Global X launched a new ETF last week (6/9/11), which is intended to provide investors with exposure to 100 of the highest dividend yielding equity securities in the world. The Global X SuperDividend ETF (SDIV) hopes to track the total return performance (minus fees and expenses) of the Solactive Global SuperDividend Index. However, it’s not clear whether or not SDIV will have a dividend of its own.

The underlying index was initially constructed from the 100 highest yielding securities (current holdings) from a global universe of stocks meeting a minimum yield requirement of 6% and various liquidity constraints. Constituents will remain in the index during the annual February reconstitution as long as they are ranked among the 200 highest yielding and have a current yield in excess of 3%. The 100 selected stocks will be equally weighted at 1% each during the annual reconstitution.

Unfortunately, Global X and the index provider both fail to offer up any yield data for the index or dividend payout plans for the fund. I consider this a serious short-coming for any ETF that declares itself to be a high dividend fund. The press release states “In an environment where people are seeking monthly income, the SuperDividend ETF offers convenient access…”, implying that the ETF will provide that monthly income.

However, SDIV does not have a monthly or quarterly distribution plan in place, and the prospectus (pdf) only requires an annual distribution. Additionally, SDIV claims to be tracking a “total return” index, which leads me to believe the fund itself will have no yield at all. Potential income-oriented investors need to know what to expect, but the current marketing materials provide no clues (or warnings).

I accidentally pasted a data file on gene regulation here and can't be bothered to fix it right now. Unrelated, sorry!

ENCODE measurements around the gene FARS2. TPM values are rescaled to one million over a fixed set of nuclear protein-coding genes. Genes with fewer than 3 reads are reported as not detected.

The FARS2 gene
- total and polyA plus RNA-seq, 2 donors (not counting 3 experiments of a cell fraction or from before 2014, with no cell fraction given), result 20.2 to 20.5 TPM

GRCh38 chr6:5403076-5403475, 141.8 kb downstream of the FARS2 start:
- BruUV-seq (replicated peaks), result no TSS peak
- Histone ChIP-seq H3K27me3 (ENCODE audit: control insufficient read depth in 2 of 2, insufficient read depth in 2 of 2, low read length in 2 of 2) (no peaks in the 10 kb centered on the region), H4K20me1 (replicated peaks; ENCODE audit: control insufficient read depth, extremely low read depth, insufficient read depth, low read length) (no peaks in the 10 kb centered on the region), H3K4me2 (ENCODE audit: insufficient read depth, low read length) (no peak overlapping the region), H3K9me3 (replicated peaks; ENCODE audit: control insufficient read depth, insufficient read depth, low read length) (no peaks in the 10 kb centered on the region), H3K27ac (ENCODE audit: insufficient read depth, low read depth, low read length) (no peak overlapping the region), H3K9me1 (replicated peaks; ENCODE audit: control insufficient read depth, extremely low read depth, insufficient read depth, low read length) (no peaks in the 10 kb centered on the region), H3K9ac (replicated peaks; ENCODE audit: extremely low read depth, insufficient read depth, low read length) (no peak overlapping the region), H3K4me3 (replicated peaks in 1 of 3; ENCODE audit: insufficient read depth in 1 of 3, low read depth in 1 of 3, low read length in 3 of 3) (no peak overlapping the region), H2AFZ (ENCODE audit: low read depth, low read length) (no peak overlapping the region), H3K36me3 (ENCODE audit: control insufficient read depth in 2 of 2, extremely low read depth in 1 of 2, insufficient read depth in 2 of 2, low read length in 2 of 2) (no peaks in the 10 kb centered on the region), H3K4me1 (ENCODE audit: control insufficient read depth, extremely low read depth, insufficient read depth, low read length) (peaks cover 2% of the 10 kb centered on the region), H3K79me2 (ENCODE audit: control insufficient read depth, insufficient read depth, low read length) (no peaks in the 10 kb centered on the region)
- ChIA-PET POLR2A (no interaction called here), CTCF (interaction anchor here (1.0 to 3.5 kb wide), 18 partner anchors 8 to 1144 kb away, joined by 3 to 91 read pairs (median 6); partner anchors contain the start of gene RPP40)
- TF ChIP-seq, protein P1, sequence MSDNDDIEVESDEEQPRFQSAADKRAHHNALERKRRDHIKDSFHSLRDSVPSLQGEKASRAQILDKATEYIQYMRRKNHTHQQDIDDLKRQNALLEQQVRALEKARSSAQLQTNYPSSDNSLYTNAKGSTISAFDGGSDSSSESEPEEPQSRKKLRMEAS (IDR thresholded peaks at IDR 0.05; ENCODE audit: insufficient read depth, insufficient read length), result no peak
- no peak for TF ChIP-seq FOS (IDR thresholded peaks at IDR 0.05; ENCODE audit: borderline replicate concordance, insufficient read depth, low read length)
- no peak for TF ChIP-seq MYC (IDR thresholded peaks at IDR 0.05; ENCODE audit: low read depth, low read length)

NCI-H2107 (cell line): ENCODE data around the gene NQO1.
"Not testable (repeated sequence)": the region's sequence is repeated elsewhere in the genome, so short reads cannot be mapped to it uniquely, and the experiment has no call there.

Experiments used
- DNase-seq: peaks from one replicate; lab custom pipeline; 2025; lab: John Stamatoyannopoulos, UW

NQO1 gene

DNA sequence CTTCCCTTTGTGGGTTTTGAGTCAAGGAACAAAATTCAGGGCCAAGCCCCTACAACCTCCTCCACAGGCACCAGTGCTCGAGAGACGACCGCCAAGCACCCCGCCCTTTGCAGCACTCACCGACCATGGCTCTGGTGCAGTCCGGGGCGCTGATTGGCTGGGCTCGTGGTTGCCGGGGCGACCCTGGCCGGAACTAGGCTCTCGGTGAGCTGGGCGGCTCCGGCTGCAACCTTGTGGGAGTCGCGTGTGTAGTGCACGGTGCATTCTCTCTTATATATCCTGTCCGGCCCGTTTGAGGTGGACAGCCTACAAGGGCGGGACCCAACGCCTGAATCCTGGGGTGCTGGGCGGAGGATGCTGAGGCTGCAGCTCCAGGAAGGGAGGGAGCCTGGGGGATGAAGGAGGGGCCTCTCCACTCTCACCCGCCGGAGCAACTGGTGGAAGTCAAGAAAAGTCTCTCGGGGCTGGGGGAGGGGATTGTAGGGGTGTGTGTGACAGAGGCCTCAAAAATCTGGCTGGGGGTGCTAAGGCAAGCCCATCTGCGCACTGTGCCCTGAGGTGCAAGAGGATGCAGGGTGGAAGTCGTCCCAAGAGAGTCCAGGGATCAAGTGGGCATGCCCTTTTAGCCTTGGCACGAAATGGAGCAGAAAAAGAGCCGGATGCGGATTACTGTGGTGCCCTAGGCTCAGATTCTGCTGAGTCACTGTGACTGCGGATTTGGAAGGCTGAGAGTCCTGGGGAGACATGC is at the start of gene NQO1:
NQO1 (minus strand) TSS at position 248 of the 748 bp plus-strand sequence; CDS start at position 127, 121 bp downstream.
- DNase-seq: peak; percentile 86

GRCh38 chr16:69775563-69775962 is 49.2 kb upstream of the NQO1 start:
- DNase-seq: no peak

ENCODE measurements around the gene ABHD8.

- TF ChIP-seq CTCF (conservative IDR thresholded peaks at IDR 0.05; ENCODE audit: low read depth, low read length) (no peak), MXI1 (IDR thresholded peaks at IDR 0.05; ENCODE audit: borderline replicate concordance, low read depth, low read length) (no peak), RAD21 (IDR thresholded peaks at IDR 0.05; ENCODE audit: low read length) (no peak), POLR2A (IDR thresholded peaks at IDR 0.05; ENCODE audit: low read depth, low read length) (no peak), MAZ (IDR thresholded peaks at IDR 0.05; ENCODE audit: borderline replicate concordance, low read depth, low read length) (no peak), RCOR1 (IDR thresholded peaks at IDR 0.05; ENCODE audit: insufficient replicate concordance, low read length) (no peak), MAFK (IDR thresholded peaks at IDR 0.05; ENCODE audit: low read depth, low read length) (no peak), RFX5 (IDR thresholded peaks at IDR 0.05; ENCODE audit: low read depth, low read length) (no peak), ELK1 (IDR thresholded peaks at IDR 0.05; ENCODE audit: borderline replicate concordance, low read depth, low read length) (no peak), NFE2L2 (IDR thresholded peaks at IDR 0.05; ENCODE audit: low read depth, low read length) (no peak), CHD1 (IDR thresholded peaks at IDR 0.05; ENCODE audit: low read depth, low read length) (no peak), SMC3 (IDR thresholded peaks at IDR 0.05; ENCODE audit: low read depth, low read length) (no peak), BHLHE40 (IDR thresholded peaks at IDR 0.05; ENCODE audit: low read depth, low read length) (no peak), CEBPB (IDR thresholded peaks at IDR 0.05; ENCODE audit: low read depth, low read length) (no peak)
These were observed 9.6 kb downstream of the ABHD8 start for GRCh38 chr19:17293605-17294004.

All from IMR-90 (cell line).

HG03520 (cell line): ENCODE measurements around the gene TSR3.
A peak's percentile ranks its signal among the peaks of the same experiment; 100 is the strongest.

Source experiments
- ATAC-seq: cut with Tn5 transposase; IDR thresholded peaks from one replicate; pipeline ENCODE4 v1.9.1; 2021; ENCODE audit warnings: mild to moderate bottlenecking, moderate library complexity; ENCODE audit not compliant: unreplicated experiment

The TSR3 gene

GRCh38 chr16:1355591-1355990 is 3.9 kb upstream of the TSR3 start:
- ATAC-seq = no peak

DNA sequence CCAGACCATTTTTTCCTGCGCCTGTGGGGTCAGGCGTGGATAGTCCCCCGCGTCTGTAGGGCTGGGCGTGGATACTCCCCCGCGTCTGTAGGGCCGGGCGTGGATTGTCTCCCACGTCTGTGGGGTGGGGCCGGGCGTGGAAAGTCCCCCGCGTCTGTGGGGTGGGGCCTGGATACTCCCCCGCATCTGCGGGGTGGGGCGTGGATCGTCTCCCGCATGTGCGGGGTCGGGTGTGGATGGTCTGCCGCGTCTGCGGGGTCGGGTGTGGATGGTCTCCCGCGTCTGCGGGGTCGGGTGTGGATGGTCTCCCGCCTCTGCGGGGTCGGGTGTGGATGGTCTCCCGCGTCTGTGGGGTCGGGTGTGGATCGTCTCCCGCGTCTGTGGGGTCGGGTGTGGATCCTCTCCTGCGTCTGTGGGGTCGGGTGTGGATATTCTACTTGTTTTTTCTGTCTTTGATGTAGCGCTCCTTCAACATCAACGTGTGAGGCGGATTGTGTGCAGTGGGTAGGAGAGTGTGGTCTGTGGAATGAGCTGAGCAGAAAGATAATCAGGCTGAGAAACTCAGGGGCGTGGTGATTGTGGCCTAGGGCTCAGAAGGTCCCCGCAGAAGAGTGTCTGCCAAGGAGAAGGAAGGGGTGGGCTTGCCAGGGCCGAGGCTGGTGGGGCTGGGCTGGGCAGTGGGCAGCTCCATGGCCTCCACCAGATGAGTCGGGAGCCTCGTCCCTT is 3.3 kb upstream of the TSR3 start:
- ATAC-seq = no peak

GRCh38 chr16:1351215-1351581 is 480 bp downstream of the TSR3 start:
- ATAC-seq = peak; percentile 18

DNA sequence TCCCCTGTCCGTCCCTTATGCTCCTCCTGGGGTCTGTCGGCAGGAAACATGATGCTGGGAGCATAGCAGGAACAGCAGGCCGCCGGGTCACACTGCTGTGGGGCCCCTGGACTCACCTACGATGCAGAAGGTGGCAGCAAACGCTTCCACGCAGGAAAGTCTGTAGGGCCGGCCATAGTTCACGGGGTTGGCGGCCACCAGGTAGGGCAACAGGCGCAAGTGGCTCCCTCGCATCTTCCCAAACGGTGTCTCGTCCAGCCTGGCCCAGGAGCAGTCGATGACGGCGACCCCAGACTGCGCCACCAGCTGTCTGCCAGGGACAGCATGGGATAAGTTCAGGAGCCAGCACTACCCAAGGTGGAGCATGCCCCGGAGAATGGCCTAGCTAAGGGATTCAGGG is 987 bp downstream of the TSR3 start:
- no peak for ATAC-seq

Sector breakdown for SDIV is REITs 22.0%, Consumer Discretionary 16.0%, Telecommunications 16.0%, Financials 10.0%, Utilities 8.0%, Banks 5.0%, and others 23.0%. Country allocation is U.S. 32.0%, Australia 24.0%, U.K. 10.0%, Canada 6.0%, Singapore 4.0%, Bermuda 2.0%, Brazil 2.0%, Czech Republic 2.0%, France 2.0%, Germany 2.0%, and others 14.0%.

Fund total operating expenses are pegged at 0.79% consisting of a 0.58% management fee and 0.21% acquired fund fees. However, SDIV is not a fund-of-funds. The acquired fund fees are based on estimates of the cumulative expenses charged by the business development companies (“BDCs”) in which SDIV invests and will vary over time.

Bottom Line: This product appears to have been rushed to market before all the pieces were in place. The marketing is either incomplete or inconsistent with the current product design point. Until its dividend payment policies are clarified, it will be difficult to determine if SDIV can meet your objectives. Hopefully, the summary page and fact sheet (pdf) will eventually inform investors what to expect.

Disclosure covering writer, editor, and publisher: No positions in any of the securities mentioned. No positions in any of the companies or ETF sponsors mentioned. No income, revenue, or other compensation (either directly or indirectly) received from, or on behalf of, any of the companies or ETF sponsors mentioned.